Estate attorneys in New York are familiar with statutes that provide for the distribution of estate assets to a person’s next of kin. These persons are known as distributees.  Estates, Powers and Trusts Law Section 4-1.1 entitled “Descent and distribution of a decedent’s estate” provides the order of priority to the individuals who may assert inheritance rights.

As discussed in earlier posts in the New York Probate Lawyer Blog, kinship issues can arise in both probate and intestate administration proceedings in the Surrogate’s Court. However, proof of kinship is more commonly an issue where there is no Last Will and potential distributees are asserting rights to inherit the assets of the decedent’s intestate estate. Continue reading

Estate Attorneys in New York are familiar with the use of a Durable Power of Attorney to assist with various activities. Sometimes a power is signed by a principal to assist with a specific transaction such as the sale or purchase of real estate. The power may be needed because the principal is unavailable to attend a closing of title because he is out of town.

In many other situations, a principal may name an agent in the context of estate planning and provide the agent with very broad powers to act in a number of different areas including real estate transactions, business operating transactions and banking transactions.  New York General Obligations Law Section 5-1501 and subsequent statutory sections comprise “The Statutory Short Form and Other Powers of Attorney For Financial and Estate Planning”. As has been discussed in earlier posts in the New York Probate Lawyer Blog, the power of attorney law was recently revised in an attempt to eliminate the misuse of the agent’s authority and prevent financial abuse. There have been and continue to be many instances where an agent improperly uses the power to obtain economic or other advantages. Continue reading

The rights of a surviving spouse to inherit from a decedent have been referred to in numerous articles in the New York Probate Lawyer Blog. When a person dies without a Last Will, a surviving spouse is provided by Estates, Powers and Trusts Law (EPTL) Section 4-1.1 with at least a fifty percent (50%) share of the estate. When a decedent leaves a Last Will, the general rule is that a surviving spouse cannot be entirely disinherited. EPTL 5-1.1-A entitled “Right of Election of Surviving Spouse” provides that a spouse is to obtain a share of assets equal to approximately one-third of a decedent’s net estate. Thus, if a spouse is omitted from a Will or disinherited in whole or part, the spouse can elect to receive estate assets equal at least to the statutorily required minimum.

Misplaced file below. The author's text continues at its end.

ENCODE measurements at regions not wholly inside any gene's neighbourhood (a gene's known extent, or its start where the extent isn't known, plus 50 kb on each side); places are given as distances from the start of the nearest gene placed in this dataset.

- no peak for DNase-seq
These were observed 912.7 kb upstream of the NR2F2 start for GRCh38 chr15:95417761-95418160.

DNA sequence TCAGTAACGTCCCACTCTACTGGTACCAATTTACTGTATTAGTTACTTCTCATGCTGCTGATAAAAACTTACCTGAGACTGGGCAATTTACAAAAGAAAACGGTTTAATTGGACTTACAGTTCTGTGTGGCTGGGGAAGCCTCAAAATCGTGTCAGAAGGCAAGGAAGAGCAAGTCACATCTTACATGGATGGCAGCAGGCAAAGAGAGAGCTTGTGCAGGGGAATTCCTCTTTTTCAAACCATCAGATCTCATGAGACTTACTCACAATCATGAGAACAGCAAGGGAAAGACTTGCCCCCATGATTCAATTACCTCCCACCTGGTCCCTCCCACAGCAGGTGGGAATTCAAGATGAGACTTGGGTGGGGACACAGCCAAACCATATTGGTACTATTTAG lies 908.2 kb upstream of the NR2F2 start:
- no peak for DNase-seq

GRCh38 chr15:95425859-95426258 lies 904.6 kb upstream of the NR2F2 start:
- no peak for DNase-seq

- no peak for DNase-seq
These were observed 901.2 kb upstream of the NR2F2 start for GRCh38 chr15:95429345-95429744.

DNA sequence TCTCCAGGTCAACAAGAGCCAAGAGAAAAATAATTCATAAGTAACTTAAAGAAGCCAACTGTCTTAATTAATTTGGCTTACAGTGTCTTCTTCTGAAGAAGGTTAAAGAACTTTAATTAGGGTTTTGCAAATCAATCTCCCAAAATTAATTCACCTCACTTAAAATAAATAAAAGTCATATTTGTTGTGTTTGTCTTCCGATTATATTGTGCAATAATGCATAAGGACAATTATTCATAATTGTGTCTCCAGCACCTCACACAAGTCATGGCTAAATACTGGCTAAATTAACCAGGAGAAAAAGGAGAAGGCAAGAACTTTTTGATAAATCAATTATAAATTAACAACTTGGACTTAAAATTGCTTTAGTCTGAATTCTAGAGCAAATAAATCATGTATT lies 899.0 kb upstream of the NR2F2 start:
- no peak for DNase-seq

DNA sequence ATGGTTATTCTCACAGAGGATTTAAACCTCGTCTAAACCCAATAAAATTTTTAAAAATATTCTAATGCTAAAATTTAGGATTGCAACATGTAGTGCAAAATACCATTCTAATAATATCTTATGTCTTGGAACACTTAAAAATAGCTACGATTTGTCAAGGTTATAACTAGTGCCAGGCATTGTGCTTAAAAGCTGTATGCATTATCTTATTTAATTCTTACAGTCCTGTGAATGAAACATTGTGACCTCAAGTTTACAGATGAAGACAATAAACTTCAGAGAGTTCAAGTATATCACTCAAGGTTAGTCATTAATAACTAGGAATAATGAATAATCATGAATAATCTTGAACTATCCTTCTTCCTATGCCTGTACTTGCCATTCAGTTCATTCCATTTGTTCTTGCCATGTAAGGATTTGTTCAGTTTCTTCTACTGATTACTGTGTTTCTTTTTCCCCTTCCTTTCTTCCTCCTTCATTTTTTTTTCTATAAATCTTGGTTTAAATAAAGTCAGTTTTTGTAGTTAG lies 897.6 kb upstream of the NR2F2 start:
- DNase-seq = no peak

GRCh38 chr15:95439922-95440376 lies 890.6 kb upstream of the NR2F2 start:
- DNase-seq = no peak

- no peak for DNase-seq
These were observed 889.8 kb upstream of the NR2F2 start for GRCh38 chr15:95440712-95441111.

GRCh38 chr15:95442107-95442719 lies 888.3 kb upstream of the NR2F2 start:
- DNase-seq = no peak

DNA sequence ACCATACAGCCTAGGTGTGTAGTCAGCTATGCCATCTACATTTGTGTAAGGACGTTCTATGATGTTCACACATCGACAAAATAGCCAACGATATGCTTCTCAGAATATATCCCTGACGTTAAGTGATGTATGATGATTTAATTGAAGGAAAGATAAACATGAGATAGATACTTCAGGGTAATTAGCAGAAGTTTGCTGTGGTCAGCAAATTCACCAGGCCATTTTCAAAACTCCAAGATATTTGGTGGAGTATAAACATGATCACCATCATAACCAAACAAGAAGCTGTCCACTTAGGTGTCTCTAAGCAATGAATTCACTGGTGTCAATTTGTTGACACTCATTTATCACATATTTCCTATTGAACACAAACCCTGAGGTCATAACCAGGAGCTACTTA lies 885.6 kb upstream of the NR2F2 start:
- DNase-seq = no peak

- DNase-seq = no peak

It should be noted that inheritance by a spouse is given this protection while other family members do not receive these rights. Even children can be entirely disinherited. Also, the estate tax laws recognize the importance of spousal transfers. The Federal and New York estate tax rules allow a 100% marital deduction for all assets passing from a decedent to a spouse. Continue reading

One of the first and sometimes most difficult tasks faced by an Executor or Administrator of an estate is to identify, protect and collect the assets of a decedent’s estate. There is a fiduciary obligation to perform these activities so that the estate beneficiaries’ interests are safeguarded. The fiduciary has very broad powers to find and collect assets. Usually, a Last Will enumerates the authority to collect assets. However, whether there is an Executor or Administrator, the Estate laws give these powers as well. For example, Estates, Powers and Trusts Law (EPTL) Section 11-1.1, entitled “Fiduciaries’ powers” states at paragraph (b)(5)(A) that a fiduciary has the authority with respect to property “To take possession of, collect the rents from and manage the same.”

While the authority granted may be broad, it is not always easy to identify and collect a decedent’s assets. Very often a person fails to maintain organized and complete records regarding bank accounts, stock ownership and business affairs. Moreover, the decedent may have been secretive during life and did not share all of his financial information with family members or professional advisors such an attorney or an accountant. In these cases, the fiduciary has to act like a detective and investigate all possible information regarding potential estate assets. Continue reading